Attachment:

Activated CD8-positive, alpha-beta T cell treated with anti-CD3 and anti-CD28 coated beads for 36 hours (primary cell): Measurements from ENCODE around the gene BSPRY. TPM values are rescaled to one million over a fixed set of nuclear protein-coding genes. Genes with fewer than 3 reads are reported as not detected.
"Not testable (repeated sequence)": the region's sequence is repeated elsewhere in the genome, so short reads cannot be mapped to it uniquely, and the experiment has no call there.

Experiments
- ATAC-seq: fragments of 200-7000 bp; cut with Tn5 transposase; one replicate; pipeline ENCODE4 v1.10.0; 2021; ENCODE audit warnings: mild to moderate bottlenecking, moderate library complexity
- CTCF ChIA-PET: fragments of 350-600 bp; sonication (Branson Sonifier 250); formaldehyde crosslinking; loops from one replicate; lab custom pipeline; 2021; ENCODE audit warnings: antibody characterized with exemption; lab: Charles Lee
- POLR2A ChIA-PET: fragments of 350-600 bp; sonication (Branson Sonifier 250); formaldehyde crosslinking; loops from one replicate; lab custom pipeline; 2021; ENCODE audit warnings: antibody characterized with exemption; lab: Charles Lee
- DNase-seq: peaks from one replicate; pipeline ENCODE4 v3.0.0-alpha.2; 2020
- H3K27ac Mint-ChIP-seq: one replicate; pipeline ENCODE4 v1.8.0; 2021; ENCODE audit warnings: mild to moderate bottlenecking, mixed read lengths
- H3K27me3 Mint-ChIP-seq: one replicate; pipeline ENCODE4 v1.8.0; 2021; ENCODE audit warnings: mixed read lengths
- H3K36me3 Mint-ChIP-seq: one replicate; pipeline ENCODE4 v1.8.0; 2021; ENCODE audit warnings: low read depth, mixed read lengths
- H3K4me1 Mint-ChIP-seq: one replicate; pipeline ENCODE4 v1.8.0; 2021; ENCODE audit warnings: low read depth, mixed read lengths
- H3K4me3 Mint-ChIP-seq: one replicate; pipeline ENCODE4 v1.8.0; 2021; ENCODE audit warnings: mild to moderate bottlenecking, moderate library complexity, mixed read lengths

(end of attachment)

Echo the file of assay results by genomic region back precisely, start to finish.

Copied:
Activated CD8-positive, alpha-beta T cell treated with anti-CD3 and anti-CD28 coated beads for 36 hours (primary cell): Measurements from ENCODE around the gene BSPRY. TPM values are rescaled to one million over a fixed set of nuclear protein-coding genes. Genes with fewer than 3 reads are reported as not detected.
"Not testable (repeated sequence)": the region's sequence is repeated elsewhere in the genome, so short reads cannot be mapped to it uniquely, and the experiment has no call there.

Experiments
- ATAC-seq: fragments of 200-7000 bp; cut with Tn5 transposase; one replicate; pipeline ENCODE4 v1.10.0; 2021; ENCODE audit warnings: mild to moderate bottlenecking, moderate library complexity
- CTCF ChIA-PET: fragments of 350-600 bp; sonication (Branson Sonifier 250); formaldehyde crosslinking; loops from one replicate; lab custom pipeline; 2021; ENCODE audit warnings: antibody characterized with exemption; lab: Charles Lee
- POLR2A ChIA-PET: fragments of 350-600 bp; sonication (Branson Sonifier 250); formaldehyde crosslinking; loops from one replicate; lab custom pipeline; 2021; ENCODE audit warnings: antibody characterized with exemption; lab: Charles Lee
- DNase-seq: peaks from one replicate; pipeline ENCODE4 v3.0.0-alpha.2; 2020
- H3K27ac Mint-ChIP-seq: one replicate; pipeline ENCODE4 v1.8.0; 2021; ENCODE audit warnings: mild to moderate bottlenecking, mixed read lengths
- H3K27me3 Mint-ChIP-seq: one replicate; pipeline ENCODE4 v1.8.0; 2021; ENCODE audit warnings: mixed read lengths
- H3K36me3 Mint-ChIP-seq: one replicate; pipeline ENCODE4 v1.8.0; 2021; ENCODE audit warnings: low read depth, mixed read lengths
- H3K4me1 Mint-ChIP-seq: one replicate; pipeline ENCODE4 v1.8.0; 2021; ENCODE audit warnings: low read depth, mixed read lengths
- H3K4me3 Mint-ChIP-seq: one replicate; pipeline ENCODE4 v1.8.0; 2021; ENCODE audit warnings: mild to moderate bottlenecking, moderate library complexity, mixed read lengths